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Northern Ireland Children’s Commissioner: ‘We must do much more for our young people’

Image: Westcourt Camera Club, Belfast, via Northern Ireland Commissioner for Children and Young People (NICCY).

An absolute ‘basic minimum’ is not being done to support children and young people in Northern Ireland, according to a new report.

Koulla Yiasouma, Northern Ireland Commissioner for Children and Young People, says that while most children live in adequate housing, there remains ‘a long way to go’ to achieve this for all young people.

A Place to Call Home, produced for the commissioner by Queen’s University, features interviews covering three key themes: families with children who, whilst they may have a roof over their head, have had to wait for years for a home; young people (18-21) who have a disability or have been looked after -who describe the difficulties they had getting settled, and the inability of services to meet their needs – and families seeking asylum.

Individuals and families who find themselves homeless in NI can go to the Northern Ireland Housing Executive (NIHE) for help to access social housing. NIHE says that nearly a third of homeless households include young people aged under 18.

In the first half of 2022, households and families accepted as homeless in NI included 3,495 children. In July 2022, 3,913 children aged under 18 were living in temporary accommodation in NI, up from 2,433 in January 2019.

Koulla Yiasouma said: “As I read the report, I realise how much many of us take for granted. We have a place to sit down and spend time with family and space for each of us to be on alone with the security of knowing that it will be there tomorrow, and the day after and into the future.

“Housing and homelessness were not initially one of my priorities for NICCY during my first years as Commissioner but when visiting schools, particularly primary schools’, children talked about their concern for homeless people. They could see them in towns and cities across Northern Ireland and they were very worried about children in such situations.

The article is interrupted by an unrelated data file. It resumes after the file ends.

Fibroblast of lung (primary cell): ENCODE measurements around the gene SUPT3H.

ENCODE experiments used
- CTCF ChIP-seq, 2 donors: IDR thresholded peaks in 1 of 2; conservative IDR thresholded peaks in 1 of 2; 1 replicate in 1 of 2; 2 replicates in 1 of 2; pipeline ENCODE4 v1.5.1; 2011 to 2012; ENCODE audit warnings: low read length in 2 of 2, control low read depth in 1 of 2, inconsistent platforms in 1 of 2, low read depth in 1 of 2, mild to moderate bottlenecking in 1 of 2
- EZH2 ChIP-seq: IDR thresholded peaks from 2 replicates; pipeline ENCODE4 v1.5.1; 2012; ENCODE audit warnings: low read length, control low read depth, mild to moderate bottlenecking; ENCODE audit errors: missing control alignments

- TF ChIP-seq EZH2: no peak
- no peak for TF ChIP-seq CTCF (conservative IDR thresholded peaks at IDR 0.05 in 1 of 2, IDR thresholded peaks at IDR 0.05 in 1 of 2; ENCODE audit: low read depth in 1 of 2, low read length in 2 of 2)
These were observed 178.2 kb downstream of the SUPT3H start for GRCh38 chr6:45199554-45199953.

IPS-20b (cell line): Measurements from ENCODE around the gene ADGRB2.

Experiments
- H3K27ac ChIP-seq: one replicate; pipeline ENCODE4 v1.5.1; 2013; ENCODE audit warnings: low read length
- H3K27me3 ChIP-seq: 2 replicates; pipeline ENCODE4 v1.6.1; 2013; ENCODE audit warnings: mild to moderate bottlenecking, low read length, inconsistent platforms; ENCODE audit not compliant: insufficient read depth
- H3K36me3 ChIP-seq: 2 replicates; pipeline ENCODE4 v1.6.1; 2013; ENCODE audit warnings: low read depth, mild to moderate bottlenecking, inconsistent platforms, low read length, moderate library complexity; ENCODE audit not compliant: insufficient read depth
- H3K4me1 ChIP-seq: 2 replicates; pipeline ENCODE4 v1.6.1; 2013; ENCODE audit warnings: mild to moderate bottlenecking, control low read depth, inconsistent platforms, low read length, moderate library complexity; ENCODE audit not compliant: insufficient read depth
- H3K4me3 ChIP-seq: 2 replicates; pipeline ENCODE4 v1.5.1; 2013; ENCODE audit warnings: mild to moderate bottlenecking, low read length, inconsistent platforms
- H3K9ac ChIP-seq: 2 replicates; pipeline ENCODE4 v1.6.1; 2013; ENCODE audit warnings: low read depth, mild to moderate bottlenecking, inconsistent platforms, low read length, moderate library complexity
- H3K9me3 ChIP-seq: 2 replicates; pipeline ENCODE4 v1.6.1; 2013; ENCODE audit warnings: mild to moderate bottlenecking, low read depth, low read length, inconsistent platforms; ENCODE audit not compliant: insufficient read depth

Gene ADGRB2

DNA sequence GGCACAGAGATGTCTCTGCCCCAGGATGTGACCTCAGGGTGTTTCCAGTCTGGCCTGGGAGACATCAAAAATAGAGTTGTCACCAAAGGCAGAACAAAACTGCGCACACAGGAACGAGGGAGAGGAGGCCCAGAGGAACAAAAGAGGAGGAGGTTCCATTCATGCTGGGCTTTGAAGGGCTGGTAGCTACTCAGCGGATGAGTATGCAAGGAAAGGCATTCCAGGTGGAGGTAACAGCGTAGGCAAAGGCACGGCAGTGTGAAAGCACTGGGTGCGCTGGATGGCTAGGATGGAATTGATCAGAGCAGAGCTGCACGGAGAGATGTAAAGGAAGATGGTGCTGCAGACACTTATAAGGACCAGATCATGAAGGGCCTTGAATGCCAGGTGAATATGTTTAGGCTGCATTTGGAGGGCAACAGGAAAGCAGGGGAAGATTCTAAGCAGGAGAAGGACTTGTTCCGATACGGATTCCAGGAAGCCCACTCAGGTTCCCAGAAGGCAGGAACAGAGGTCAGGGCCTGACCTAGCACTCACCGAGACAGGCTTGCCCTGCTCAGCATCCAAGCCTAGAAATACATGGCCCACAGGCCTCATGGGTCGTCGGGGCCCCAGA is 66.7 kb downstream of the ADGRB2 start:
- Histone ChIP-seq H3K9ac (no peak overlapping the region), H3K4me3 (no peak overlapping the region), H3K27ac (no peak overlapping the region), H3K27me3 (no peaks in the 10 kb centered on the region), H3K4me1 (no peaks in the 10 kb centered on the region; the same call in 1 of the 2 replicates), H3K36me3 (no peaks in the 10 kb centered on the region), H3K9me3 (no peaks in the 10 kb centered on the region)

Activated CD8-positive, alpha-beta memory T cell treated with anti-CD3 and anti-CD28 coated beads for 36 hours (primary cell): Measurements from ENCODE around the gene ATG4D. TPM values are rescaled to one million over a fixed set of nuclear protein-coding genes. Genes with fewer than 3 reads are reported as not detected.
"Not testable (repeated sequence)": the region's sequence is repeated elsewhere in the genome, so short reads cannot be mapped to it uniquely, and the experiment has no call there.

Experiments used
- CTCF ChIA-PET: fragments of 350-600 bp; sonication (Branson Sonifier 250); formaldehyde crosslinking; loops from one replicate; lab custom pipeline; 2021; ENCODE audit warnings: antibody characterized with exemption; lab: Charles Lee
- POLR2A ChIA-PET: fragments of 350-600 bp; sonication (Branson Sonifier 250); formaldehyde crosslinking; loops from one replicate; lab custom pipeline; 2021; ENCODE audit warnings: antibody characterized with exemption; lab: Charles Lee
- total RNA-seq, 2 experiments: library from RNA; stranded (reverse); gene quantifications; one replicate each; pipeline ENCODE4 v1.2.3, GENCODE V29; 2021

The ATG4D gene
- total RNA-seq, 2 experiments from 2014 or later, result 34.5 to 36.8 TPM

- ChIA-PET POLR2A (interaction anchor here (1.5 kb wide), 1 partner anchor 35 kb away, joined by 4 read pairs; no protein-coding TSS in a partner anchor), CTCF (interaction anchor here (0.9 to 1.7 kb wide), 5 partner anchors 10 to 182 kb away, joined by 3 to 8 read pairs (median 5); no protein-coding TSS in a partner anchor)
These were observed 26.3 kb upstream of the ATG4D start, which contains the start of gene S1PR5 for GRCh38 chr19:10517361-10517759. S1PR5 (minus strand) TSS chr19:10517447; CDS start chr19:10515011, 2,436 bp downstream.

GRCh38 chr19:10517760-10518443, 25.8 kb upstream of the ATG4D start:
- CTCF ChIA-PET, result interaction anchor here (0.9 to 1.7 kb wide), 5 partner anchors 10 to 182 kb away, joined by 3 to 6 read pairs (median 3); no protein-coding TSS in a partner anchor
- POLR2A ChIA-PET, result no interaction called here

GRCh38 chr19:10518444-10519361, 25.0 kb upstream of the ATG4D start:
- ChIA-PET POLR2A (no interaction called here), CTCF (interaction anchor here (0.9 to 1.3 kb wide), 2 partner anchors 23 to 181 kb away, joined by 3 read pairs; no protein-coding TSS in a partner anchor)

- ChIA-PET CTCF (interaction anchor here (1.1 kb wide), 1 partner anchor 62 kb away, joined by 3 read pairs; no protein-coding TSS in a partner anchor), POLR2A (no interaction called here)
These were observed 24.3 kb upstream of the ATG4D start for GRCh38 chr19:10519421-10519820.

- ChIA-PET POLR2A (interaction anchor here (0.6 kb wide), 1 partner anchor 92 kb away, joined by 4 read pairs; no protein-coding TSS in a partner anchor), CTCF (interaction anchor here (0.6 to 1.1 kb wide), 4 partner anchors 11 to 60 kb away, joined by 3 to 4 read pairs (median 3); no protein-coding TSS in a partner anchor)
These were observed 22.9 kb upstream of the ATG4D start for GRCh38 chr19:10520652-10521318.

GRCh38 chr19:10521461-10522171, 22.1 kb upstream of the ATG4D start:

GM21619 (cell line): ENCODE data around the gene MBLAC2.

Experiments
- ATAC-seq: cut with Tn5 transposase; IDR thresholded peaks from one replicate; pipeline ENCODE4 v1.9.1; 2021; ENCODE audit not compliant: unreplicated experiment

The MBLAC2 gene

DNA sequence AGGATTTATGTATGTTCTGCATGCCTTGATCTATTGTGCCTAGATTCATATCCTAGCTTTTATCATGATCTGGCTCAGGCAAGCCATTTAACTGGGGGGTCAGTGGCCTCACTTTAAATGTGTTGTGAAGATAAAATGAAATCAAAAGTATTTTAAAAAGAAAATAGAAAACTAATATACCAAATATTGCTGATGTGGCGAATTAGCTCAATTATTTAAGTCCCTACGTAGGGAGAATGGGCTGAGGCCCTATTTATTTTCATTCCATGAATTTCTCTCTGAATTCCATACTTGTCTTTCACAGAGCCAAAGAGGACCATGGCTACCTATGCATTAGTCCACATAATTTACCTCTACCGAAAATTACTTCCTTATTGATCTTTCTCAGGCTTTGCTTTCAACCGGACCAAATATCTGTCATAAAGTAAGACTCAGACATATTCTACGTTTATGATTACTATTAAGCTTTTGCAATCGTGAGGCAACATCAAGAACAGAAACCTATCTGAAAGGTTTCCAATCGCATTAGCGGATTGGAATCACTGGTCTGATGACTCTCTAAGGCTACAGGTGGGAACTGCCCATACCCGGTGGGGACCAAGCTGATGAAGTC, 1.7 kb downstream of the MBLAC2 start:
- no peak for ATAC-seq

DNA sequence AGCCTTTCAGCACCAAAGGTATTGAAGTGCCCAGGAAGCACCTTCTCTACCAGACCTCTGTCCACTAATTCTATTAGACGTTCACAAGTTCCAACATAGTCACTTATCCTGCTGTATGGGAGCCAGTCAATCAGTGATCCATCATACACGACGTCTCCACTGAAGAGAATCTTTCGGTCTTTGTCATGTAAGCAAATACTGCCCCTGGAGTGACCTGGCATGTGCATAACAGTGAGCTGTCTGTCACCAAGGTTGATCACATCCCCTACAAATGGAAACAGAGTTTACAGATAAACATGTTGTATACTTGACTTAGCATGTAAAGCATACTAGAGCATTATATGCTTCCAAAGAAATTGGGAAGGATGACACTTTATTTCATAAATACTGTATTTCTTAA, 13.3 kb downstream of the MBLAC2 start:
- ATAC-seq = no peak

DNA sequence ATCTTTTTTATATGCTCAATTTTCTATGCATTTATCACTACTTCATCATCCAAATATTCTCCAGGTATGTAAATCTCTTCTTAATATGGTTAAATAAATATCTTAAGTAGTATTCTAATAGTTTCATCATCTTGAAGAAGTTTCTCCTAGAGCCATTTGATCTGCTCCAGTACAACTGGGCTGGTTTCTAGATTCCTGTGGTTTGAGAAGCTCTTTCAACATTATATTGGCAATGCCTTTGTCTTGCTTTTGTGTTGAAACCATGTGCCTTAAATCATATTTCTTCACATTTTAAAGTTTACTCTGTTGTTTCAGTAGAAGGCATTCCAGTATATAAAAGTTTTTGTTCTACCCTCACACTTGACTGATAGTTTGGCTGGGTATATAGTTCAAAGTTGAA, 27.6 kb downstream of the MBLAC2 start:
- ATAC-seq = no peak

“So, it was children who insisted that we interrogate this issue further and this report and the scoping study that preceded it demonstrates how right they were.”

Some of the interviews highlighted in the report make for difficult reading. Take the example of Claire, 18, who said: “I’m just grateful for anything to be very honest. Just somewhere that I can settle down and call my own, decorate it my own, you know, be my own person.”

‘It was like arrest because we couldn’t go outside’

One mother, Majeda, said: “One room, big room, three beds inside, and small window, but it was like arrest because we couldn’t go outside. We were very far away from city centre, we couldn’t, we hadn’t money to…to go like by bus. We hadn’t because no cash.”

The commissioner’s report recommends, among other things, that NIHE and the Department for Communities (DfC) must ensure they’ve considered the rights of children and young people using Child Rights Impact Assessments when developing housing policy and solutions.

One other key recommendation is for better data on the scale and nature of hidden homelessness among young people, to inform planning of supports and services, and facilitate targeted awareness raising of services among at risk groups.

Commissioner Yiasouma added: “The right to family life and an adequate standard of living is the basic minimum a child should expect from that state. Children cannot learn at school and will have poor health and well-being outcomes if they do not even have the basic minimum of a decent place to live.  This report demonstrates that in NI we still have a long way to go to achieve this.”

Author: Simon Weedy

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